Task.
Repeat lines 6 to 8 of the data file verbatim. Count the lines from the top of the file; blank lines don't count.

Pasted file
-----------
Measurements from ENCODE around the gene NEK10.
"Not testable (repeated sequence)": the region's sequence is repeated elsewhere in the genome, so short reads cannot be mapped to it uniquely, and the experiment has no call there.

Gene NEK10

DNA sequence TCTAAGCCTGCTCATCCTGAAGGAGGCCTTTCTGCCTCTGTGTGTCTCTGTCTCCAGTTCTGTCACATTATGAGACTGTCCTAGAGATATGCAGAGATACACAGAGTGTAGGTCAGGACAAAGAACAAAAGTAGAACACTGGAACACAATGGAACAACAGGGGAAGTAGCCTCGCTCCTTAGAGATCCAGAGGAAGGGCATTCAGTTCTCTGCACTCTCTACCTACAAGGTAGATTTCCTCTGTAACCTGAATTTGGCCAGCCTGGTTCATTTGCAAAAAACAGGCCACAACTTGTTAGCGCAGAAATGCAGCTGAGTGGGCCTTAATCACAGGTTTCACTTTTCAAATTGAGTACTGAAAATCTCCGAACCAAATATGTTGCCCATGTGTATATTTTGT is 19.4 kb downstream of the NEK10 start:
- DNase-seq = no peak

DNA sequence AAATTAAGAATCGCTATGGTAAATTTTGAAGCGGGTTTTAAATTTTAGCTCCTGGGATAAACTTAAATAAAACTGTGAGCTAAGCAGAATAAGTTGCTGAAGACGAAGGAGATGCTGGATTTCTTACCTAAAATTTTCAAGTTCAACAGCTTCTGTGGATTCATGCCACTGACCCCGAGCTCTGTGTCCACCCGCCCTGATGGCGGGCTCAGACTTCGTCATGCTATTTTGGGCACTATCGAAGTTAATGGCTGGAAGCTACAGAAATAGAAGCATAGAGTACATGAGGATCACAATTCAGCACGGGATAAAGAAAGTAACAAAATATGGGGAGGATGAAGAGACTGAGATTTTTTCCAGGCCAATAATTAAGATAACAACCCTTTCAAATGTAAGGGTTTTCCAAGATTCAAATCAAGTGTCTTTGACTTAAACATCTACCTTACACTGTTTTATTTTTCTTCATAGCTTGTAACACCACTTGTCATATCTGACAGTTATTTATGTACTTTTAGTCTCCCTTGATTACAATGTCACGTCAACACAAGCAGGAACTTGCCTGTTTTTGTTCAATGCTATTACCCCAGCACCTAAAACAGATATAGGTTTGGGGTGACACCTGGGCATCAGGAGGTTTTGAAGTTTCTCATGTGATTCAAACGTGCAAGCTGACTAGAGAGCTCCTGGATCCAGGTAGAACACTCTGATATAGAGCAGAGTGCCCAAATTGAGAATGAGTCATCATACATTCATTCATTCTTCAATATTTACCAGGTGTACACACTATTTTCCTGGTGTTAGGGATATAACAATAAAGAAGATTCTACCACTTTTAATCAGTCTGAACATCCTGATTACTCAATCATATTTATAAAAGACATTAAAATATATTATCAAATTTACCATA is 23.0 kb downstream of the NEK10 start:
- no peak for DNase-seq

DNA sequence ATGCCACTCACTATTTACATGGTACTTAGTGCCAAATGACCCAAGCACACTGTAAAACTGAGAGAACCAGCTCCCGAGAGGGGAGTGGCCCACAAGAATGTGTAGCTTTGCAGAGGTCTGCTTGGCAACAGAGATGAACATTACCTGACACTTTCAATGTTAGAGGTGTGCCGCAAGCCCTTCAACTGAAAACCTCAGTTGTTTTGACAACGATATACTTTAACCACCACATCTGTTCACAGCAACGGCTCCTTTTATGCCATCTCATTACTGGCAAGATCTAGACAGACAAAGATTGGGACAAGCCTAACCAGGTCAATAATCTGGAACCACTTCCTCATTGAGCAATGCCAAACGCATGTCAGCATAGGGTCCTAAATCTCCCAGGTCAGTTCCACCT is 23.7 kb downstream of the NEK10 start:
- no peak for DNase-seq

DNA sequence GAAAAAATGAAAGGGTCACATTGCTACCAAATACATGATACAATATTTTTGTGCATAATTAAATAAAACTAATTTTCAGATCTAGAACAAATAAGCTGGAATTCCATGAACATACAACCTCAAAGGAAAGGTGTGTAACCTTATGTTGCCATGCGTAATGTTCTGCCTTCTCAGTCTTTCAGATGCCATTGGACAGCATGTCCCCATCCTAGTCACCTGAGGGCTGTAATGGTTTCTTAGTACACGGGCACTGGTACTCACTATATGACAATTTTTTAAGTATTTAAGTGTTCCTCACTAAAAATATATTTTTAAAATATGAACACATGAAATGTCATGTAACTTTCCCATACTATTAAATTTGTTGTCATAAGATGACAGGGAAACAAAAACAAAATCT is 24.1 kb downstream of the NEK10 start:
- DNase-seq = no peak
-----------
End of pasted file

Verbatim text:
DNA sequence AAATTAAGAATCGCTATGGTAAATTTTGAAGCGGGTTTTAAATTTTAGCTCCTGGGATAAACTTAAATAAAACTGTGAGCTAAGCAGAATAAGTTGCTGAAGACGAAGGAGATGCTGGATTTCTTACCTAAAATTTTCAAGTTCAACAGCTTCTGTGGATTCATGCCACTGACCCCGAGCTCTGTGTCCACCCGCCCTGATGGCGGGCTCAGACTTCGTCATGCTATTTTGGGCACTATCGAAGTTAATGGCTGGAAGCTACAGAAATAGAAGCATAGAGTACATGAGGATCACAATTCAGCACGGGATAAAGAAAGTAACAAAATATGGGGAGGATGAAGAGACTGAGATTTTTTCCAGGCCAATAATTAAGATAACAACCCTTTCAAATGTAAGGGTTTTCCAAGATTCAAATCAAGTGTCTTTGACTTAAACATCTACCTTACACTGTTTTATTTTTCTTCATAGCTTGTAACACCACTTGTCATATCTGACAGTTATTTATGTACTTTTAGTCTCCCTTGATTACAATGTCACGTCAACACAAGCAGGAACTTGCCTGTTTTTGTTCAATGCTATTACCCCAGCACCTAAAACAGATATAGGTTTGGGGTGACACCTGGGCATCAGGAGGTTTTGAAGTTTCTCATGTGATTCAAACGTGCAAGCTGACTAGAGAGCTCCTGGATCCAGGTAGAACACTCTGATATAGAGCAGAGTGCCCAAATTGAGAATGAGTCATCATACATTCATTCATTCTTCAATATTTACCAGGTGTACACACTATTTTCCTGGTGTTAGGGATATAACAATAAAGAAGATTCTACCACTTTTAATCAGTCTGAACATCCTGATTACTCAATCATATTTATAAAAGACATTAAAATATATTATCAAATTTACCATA is 23.0 kb downstream of the NEK10 start:
- no peak for DNase-seq

DNA sequence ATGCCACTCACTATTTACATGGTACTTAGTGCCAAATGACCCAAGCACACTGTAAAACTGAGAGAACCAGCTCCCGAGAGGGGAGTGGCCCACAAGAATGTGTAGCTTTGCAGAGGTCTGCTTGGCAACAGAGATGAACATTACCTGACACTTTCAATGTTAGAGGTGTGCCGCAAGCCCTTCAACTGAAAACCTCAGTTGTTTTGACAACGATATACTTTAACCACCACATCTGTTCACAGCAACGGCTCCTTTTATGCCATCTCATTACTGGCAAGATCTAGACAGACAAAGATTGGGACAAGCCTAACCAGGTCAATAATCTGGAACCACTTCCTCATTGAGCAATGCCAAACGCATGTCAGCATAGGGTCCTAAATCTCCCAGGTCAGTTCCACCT is 23.7 kb downstream of the NEK10 start: